[0062] The number of data paths generated for all of the generated rules can be extremely high. For example, in some embodiments, each counter includes its own path that can be concatenated with Anchor paths to produce a full data path. If the system 100 implements three temporal modes corresponding to resolutions of 6x5 minutes (current session), 24x1 hour (recent), and 12x28 days (historical), 42 different data paths are generated. If six properties of an Anchor are then associated with a counter, 252 data paths for that Anchor alone would be generated. Tokenizing the data paths significantly reduces the amount of hard coded data required to implement the system 100. As a result, the token framework for data path generation also significantly reduces maintenance of the system 100 and allows for rapid updating of the system as new Anchors and new Add-Ons are added to the system.

[0063] The data paths that are generated based on the Add-Ons can also vary based on a type of Add-On that is associated with an Anchor. For example, sub-property data paths are generated when a sub-property of an Anchor is added to a rule (e.g., IP. Geo. country for a GeoIP country query). Augmented data paths augment existing data paths within an Anchor (e.g., IP.value.Current.Login.Success.count(3)). In such an example, everything after IP. value is the augmented data path. A shadow Add-On does not generate any additional data paths in an Anchor and is strictly for internal use by the Anchor. In some embodiments, Add-On functionality is enabled by attaching an Add-On to a specific property of an Anchor.

[0064] Rule execution can be optimized using the generated data paths and based on the availability of data from the different data sources. For example, the system 100 can access hundreds of thousands of data points from many different data sources, and clients can customize and configure a scoring system for their website based on different types of requests. Not all data points being used in the rules and retrieved from the data sources need to be retrieved for each request that is received by the system 100. Additionally, some data that is gathered by the system 100 is dependent upon other data that is also being gathered by the system 100. As a result, some data can be prioritized and gathered more quickly than other data. The data gathering process can be optimized using parallel data paths and timed such that a desired speed and efficiency for the execution of the rules can be achieved. In some embodiments, the system 100 must be able to execute at least 100 rules (each rule being three lines long) in less than 10 milliseconds. In some embodiments, execution of all rules associated with generating a fraud risk score are executed in 300 or fewer milliseconds.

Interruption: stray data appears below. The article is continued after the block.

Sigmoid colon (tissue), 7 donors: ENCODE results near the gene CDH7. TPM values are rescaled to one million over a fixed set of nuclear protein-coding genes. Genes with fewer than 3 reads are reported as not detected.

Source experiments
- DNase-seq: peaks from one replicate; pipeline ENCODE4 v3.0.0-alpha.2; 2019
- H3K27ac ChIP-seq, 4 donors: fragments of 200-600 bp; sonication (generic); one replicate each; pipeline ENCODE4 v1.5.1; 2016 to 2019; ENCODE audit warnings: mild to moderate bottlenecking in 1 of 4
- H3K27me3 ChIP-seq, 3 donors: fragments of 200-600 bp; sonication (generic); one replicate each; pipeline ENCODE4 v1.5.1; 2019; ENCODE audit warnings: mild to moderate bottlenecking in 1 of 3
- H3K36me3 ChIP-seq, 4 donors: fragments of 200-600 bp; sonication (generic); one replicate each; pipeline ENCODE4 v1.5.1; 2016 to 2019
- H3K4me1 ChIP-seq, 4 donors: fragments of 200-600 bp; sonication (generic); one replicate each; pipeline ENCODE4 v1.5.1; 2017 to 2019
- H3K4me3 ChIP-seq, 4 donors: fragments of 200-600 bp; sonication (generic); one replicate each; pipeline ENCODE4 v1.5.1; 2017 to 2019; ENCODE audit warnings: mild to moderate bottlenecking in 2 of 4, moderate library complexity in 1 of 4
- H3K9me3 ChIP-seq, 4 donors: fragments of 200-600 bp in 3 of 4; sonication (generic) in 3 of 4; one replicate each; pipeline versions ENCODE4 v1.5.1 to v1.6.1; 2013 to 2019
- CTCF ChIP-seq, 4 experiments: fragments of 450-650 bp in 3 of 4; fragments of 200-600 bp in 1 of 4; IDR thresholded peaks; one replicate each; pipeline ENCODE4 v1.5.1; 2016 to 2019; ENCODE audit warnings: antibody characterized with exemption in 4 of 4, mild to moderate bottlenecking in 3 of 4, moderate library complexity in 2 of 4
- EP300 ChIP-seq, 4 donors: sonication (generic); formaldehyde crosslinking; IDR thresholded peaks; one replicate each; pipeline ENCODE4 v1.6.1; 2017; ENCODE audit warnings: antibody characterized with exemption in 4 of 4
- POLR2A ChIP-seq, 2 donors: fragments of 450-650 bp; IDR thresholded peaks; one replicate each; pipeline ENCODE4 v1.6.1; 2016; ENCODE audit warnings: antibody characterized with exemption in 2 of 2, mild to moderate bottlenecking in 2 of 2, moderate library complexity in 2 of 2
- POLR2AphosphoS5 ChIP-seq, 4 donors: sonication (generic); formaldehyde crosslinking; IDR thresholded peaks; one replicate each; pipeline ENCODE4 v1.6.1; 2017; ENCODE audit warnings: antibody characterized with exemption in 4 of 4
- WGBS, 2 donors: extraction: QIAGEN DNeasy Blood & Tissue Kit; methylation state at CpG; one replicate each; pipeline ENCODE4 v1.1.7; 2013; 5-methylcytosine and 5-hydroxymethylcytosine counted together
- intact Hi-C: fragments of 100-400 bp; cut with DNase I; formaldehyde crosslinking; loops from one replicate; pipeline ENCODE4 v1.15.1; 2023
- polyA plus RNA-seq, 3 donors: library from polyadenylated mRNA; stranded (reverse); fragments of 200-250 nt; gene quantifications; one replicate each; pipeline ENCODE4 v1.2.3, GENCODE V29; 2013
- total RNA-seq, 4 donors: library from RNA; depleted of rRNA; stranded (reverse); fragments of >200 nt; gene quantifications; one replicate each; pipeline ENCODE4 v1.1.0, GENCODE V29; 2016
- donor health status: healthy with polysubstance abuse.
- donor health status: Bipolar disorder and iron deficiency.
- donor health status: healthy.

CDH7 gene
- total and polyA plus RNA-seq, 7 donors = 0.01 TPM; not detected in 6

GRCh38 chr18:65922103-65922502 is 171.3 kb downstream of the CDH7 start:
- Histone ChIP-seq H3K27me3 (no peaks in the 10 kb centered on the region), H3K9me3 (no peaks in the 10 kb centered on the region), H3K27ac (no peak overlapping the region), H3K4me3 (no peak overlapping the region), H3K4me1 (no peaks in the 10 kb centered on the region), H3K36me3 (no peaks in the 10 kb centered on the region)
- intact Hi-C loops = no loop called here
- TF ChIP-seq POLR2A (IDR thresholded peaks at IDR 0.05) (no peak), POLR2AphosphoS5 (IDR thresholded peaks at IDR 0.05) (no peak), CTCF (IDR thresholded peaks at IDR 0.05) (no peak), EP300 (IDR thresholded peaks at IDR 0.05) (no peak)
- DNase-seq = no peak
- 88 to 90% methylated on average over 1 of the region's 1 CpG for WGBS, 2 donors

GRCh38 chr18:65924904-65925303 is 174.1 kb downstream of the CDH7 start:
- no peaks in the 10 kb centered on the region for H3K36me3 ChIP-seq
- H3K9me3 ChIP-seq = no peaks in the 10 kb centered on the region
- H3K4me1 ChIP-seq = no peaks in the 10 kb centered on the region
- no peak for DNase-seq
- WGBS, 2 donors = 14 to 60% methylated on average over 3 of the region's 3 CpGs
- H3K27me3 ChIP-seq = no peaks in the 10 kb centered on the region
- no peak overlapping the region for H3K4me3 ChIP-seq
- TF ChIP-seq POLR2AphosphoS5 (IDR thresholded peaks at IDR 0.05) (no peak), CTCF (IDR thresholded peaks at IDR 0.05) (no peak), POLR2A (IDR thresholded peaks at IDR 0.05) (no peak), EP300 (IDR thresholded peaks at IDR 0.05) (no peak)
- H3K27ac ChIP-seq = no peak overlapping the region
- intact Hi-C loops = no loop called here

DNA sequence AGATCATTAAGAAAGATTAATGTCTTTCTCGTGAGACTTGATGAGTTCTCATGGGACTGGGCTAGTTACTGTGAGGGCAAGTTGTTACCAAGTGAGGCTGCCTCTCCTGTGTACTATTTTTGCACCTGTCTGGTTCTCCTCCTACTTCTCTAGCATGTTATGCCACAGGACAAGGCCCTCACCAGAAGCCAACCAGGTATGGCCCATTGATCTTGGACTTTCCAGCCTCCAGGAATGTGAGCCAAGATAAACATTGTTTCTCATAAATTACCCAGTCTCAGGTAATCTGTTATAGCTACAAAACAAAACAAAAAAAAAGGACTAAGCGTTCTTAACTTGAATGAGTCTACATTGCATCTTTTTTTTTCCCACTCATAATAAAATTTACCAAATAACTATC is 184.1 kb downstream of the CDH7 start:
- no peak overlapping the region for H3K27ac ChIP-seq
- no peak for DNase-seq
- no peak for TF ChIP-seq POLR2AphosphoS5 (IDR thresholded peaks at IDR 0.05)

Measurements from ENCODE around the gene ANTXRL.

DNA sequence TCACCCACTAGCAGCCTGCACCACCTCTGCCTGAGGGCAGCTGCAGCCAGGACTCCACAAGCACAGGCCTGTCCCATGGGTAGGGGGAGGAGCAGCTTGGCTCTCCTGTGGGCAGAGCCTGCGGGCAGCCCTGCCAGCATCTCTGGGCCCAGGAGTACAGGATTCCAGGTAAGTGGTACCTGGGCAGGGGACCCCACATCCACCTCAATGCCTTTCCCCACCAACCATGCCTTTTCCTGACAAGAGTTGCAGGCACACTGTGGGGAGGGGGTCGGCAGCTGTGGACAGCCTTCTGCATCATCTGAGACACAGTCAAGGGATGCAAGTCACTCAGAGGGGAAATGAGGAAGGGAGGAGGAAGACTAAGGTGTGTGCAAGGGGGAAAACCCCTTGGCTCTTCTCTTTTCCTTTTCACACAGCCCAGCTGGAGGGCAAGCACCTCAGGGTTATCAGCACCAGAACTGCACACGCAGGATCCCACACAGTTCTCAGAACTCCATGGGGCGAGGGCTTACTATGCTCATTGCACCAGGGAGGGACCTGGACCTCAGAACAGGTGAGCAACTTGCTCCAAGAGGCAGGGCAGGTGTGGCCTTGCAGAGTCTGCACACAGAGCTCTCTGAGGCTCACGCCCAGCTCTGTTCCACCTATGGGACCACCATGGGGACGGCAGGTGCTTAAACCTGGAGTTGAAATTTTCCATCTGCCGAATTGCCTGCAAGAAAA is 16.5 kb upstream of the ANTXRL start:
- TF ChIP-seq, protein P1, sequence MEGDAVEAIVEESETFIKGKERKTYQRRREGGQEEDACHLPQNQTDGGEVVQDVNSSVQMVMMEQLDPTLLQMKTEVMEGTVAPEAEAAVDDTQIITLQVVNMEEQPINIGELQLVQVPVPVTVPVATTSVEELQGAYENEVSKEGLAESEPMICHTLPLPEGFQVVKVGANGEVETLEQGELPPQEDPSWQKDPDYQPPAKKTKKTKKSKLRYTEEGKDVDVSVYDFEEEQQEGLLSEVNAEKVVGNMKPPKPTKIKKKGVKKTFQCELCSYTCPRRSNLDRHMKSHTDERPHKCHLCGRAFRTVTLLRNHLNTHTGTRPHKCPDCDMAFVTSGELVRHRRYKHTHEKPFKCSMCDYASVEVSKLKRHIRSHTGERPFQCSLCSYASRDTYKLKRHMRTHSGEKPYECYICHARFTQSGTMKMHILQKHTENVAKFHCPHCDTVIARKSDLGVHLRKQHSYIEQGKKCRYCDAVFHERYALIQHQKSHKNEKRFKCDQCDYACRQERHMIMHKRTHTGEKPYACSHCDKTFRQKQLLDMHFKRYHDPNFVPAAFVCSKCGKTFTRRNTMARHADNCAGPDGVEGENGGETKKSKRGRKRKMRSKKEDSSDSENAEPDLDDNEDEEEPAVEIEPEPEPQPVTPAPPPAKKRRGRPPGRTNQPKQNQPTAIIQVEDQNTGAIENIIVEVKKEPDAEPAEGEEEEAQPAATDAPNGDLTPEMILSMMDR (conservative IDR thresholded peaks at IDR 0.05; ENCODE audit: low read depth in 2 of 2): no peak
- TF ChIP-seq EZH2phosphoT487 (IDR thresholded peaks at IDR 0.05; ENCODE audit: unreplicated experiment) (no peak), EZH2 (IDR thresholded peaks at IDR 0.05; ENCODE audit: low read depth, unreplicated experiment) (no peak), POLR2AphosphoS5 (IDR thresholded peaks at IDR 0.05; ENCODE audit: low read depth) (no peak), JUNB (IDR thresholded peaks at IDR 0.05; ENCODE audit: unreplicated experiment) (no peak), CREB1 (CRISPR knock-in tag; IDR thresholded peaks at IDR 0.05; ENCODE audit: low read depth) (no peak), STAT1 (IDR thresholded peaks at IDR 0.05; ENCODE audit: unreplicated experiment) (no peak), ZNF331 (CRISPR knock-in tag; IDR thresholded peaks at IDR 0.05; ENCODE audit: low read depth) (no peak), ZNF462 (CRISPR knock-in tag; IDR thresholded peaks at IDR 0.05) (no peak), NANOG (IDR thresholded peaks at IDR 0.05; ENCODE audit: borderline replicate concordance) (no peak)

[0065] FIG. 9 is a process 800 for validating and registering individual data paths. At STEP 805, the rule engine 300 loops a data list for validation of data paths. If, at STEP 810, a first token is not an Anchor token, the data path is determined to be invalid (STEP 815). If the first token is an Anchor token, the rule engine 300 determines whether the second token is an Anchor attribute or an Add-On identifier (STEP 820). If the second token is neither an Anchor attribute or an Add-On identifier, the data path is determined to be invalid (STEP 815). If the second token is an Anchor attribute, the Anchor attribute is validated as a valid attribute for the Anchor (STEP 825). If, at STEP 825, the attribute is not a valid attribute for the Anchor, the data path is determined to be invalid (STEP 815). If the attribute is a valid attribute for the Anchor, the rule engine 300 determines if the data path includes any additional tokens (STEP 830). If there are no additional tokens in the data path, a value placeholder callable object is generated (STEP 835), and the callable object is stored in a cache (STEP 840). If, at STEP 830, the data path included an additional token, or at STEP 820, the second token was an Add-On identifier, the rule engine 300 searches for the Add-On identifier (STEP 845). If the Add-On identifier is not found, the data path is determined to be invalid (STEP 815). If the Add-On identifier is found, the rule engine 300 validates the Add- On identifier (STEP 850). The rule engine 300 then determines whether the data path is dependent upon any other data points (STEP 855). If the data path is not dependent upon any other data points, a value placeholder callable object is generated (STEP 835), and the callable object is stored in a cache (STEP 840). If, at STEP 855, the data path is dependent upon another data point, a callable object is generated that includes the dependent data point’s callable object (STEP 860) and the callable object is stored in a cache (STEP 840). In some embodiments, the list of validated data paths is indexed into a registry (e.g., database 145, memory 220, registers 245, etc.).